Not a New Idea

In an oft-referenced 1990 article for the MIT Sloan Management Review, systems scientist Peter Senge observed, “Over the long run, superior performance depends on superior learning.” The previous year, Fortune reports wrote, “The most successful corporation of the 1990s will be something called a learning organization, a consummately adaptive enterprise with workers freed to think for themselves, to identify problems and opportunities, and to go after them.”

The rub is that too many organizations never truly adopted this approach, which incorporates the traditional view that learning expands one’s capabilities and the forward-thinking view that learning helps one adapt to and cope with an ever-changing environment. Put another way, learning organizations look at individuals holistically, rather than as needing to learn new skills or fulfilling a regulatory requirement.

What’s to Be Done

As early as 1993, Harvard Business School professor David Garvin outlined what makes a great learning organization. Here, I’ve abridged and augmented his model:

A Well-defined Purpose

Garvin offers this suggestion: “A learning organization is an organization skilled at creating, acquiring, and transferring knowledge, and at modifying its behavior to reflect new knowledge and insights.” I add that it also respects and accommodates different learner preferences and offers different ways to learn (e.g., eLearning, microlearning, virtual or in-person facilitated learning, videos, webinars, quick reference guides, wikis, and collaborative learning). Training events should happen along a continuum, increasing relevance and retention, often narrowing the content and skill focus to allow for greater depth and higher-level thinking and application.

Learning in the Context of Problem-solving and Experimentation

This type of learning involves using data in place of intangibles, organizing data, drawing inferences, identifying challenges and obstacles, planning a proof of concept, finding out what works, evaluating the solution, and entering the loop of continuous improvement.

Practice in a Safe Environment

Should you show a six-year-old a video about riding a bike and then send her and her bike out in traffic? I wouldn’t advise it. One of the benefits of great training is the ability to practice new skills in a safe environment — to see learning come alive. To my knowledge, no one has ever lost a job because of a bad role-play during a workshop. However, without opportunities to practice and refine, causing a customer to become angry and leave the business could lead to losing a job. As a result, simulations are sometimes used as the capstone activity to a training program.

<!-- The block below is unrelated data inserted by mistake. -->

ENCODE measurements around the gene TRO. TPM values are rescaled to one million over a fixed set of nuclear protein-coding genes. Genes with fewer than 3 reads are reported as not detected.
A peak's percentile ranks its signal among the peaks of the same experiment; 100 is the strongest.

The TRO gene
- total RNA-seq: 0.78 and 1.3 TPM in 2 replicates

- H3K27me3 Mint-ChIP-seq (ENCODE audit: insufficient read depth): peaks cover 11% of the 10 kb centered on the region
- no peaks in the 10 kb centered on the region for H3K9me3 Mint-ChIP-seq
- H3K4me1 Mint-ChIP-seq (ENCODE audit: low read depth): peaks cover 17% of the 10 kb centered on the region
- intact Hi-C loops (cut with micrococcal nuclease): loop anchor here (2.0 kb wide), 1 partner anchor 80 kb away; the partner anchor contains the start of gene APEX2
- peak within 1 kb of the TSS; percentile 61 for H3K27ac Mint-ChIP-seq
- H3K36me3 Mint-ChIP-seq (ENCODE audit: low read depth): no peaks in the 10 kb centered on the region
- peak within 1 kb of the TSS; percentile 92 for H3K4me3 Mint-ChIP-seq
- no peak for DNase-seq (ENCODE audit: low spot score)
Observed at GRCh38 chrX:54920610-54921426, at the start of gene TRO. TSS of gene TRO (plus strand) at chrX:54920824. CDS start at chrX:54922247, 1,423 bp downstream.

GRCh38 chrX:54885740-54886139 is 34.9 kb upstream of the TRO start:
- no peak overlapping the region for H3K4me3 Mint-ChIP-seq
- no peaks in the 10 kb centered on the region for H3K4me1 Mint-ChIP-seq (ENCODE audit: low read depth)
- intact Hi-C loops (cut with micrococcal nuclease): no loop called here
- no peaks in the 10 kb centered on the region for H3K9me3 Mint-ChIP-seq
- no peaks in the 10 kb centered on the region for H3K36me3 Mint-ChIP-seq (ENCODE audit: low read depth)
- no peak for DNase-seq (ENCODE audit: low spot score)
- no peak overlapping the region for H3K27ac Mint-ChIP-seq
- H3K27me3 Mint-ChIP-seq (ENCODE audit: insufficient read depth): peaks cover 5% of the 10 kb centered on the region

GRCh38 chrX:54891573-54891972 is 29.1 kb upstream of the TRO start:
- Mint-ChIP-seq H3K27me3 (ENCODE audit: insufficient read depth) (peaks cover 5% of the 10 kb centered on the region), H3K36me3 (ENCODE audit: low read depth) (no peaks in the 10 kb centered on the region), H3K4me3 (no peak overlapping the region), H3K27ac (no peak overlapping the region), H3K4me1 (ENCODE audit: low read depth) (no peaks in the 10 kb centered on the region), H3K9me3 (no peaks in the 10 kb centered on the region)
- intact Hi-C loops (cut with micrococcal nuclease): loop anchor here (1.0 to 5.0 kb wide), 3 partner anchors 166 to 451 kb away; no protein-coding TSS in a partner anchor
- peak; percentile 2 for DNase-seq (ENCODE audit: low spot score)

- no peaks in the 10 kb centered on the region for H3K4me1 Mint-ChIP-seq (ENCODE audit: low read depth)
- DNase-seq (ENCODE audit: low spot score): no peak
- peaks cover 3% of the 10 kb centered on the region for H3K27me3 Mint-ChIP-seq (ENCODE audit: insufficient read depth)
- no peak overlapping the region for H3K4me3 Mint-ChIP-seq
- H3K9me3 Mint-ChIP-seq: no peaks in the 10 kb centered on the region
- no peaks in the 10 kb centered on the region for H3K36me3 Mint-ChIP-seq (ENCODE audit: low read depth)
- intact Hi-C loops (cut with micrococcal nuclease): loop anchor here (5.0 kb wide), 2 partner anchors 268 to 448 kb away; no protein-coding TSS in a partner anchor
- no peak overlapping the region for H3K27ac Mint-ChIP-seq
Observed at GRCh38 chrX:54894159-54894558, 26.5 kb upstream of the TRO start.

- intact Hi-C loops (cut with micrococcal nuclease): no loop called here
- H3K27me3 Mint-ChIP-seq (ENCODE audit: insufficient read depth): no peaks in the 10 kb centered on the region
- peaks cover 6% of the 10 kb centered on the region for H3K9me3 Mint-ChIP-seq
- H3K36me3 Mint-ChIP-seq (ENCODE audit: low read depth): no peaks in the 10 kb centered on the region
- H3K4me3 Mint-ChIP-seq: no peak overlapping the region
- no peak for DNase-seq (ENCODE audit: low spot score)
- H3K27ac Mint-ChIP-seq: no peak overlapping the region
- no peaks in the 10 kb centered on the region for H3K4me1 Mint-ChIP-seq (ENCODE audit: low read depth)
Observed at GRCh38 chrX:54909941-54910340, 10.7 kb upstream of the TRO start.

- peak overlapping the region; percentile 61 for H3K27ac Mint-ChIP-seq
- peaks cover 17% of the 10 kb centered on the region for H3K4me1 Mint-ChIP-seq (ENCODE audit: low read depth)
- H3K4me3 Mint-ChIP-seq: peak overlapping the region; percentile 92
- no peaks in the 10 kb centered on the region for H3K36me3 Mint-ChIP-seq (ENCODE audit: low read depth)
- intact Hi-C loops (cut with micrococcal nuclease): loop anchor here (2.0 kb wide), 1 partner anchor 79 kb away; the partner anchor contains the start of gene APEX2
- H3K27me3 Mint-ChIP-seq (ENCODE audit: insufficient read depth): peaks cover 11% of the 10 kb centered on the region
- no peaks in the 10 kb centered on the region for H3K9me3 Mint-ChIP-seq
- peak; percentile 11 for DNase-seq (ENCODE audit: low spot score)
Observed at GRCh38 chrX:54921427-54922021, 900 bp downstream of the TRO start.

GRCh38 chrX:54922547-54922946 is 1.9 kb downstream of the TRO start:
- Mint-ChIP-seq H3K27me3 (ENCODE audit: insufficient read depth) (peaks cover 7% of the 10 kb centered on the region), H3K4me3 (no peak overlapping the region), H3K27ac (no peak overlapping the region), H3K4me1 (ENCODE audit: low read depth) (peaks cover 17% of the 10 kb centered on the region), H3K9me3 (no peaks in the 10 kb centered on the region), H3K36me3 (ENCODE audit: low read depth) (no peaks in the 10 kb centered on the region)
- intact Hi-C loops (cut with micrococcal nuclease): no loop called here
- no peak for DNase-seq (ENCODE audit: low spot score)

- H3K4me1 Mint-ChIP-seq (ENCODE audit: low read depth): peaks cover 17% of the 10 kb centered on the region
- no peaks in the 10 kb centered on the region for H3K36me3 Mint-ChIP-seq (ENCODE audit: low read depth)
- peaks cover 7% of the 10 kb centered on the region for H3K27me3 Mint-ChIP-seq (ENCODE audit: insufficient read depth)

Measure Learning Effectiveness

With input from many stakeholders (including learners, who should be stakeholders in their own development), agree on key performance indicators (KPIs) to measure learning transfer and effectiveness. For example, one KPI might be, “Reduce customer complaints by 15% by the end of the year.” To accomplish this goal, you would need training to address this particular KPI, covering skills like mastering phone interactions, dealing with unhappy customers, problem-solving, emotional intelligence and dealing with conflict.

Creating Opportunities for Learning

Learning organizations create opportunities for learning. It sounds obvious, but how often are employees told to do their work while taking hours of required training? No executive wants employees to put tasks aside without reason, but consider a future when employees are given time and space to learn, resulting in increased productivity and revenue — and a more civil and respectful workplace.

“It Takes a Village”

Building a great learning organization is no small feat; it requires executive support and the buy-in of leaders who take an active role in fostering a learning culture. We’re talking money (if I had a dollar every time I was asked, “What will it cost?”, I’d be minding my leisure ranch in Montana) and time. Both are critical, because great learning organizations do not happen overnight. They are the product of numerous conversations, plans, trial balloons, small successes and large failures, and (hopefully) a workable and engaging solution. It requires working with proven learning and technology experts to help avoid setbacks and top-notch internal marketing so that learners know what to anticipate and how it will help them.

It’s no small feat, but it’s worth it; great learning organizations keep good people and help ensure personal and organizational future growth.

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